November was a month full of celebration, thankfulness, and staying present. Things will constantly go and be wrong, but I was reminded of all the things that are beautiful and GOOD. Both can exist simultaneously along with all the nuance. I’m learning how not to exist in dualistic kind of thinking. Oppression can be addressed and fought against AND I (we) can rest, laugh, enjoy life without shame. With the birth of my first niece, it brought me to a place of exploding overwhelming love. So thankful for my perfect family with all of its imperfections. So thankful to also have friends who are also my family here in Chicago. So thankful to not be alone. So thankful to be known and loved. So thankful for this season. So thankful for having a voice via art.
On November 4th, my sister (Ashley) had her first baby! My family’s first baby! It has been such an unbelievable experience to hear my sister go through pregnancy and labor, and then to see her as a mother. Ashley is incredibly strong and loving. Going through childbirth was seriously no joke, and I’m so proud of her for enduring such an intense experience.
Meeting Emery was EVERYTHING. She is perfection!! I got to go home to california to stay over at my sister and brother in law’s place for 4 days/nights. I got in all the snuggles and I was in heaven. I feel so much love for this little one. Another amazing thing was that I witnessed my grandma who is 93 yrs old meet her first great grandchild for the first time. It was a beautiful to see three generations of amazing women in the same room. So thankful!
by Brianne benness
By allen salway
So this happened, and I wrote about it on Instagram. This kind of thing is less of an inspiration but more of a energizer of why addressing ignorance aka racism is important.
Wow. So yesterday I was in an uber, and the driver was a white man probably in his early 60s. And he asked about what I do and about my art. He talked about learning about modern art for a while (like too long), and then brought up something he read about with a black artist involved. And I shared that my art explores race, identity, and being in America. He was shocked! And then called me "Oriental," which I quickly corrected him that I and Asians don't like being called that - it's offensive to me - because "Oriental" is used to describe objects and not people. I explained that I would like to be referred to as Chinese or Asian. He was silent about it. Then goes on and called me that two more times.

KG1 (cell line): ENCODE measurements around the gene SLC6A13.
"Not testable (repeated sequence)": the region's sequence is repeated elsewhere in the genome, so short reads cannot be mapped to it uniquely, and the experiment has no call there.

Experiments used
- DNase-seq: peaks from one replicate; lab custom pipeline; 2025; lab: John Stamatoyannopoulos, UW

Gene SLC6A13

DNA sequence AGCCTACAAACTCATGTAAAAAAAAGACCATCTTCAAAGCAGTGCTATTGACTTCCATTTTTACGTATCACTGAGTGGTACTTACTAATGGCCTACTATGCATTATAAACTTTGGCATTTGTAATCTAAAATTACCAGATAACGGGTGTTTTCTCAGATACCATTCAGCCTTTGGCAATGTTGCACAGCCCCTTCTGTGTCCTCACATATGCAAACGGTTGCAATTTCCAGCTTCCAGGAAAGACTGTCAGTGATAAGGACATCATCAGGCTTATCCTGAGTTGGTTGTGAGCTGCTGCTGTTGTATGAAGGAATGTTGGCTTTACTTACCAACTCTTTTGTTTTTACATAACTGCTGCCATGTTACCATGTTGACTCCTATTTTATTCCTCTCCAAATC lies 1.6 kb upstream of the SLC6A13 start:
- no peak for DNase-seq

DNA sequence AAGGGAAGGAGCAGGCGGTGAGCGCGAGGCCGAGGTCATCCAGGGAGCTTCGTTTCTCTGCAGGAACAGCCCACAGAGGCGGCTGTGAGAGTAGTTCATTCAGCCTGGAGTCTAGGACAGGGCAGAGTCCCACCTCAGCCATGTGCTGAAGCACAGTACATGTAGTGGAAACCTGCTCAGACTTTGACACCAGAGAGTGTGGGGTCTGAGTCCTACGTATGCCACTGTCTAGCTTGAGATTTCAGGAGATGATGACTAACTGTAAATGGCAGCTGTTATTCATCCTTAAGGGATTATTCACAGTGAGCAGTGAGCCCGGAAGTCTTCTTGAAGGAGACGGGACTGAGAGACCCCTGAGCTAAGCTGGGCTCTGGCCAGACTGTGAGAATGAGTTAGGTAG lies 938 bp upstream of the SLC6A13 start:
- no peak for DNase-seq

Then proceeds to tell me that ASIANS don't encounter racism and ONLY black people do. !!!!!!! And I said that's absolutely not true!! I've not only seen it many times and have encountered it many times too! He keeps on explaining to me that asians are seen as educated and well respected in America - and that's Asians really aren't oppressed. And then I said that's part of the model minority myth that was put into play to pit Asians against black people - which was post Chinese exclusion act that lasted into the 40s. So what he said is part of systematic racism and a total misconception. And he said that's true that there was racism against Asians in the 40s - but not now. Because no one he knows is racist against Asians, and that "there is not a racist bone in his body." I said "I don't know about that!"
THIS is what I'm talking about when I say well intentioned white people supporting a racism system. I don't care if you're older. It's dangerous. It costs lives. It's violent.
I have some new thoughts about this. FIRST: that conversation cost me emotionally/mentally/physically next to nothing. It made me mad of course! But compared to more "mild" conversations I've had to people I know and care about...that conversation with the Uber driver was NOTHING. So I'm learning how to read my body and emotional capacity well, and this was helpful to know.
SECOND: mansplaining and misogyny was very present. He heard what I said (he didn't really listen to me though) and went on to tell me that I was wrong and he didn't believe what I had to say about MY OWN experience. Very very classic. The intersection of my ethnicity and gender contributed to this dynamic (I highly suspect). It's very bizarre when people try to defend their not-racist-badge only to prove the complete opposite.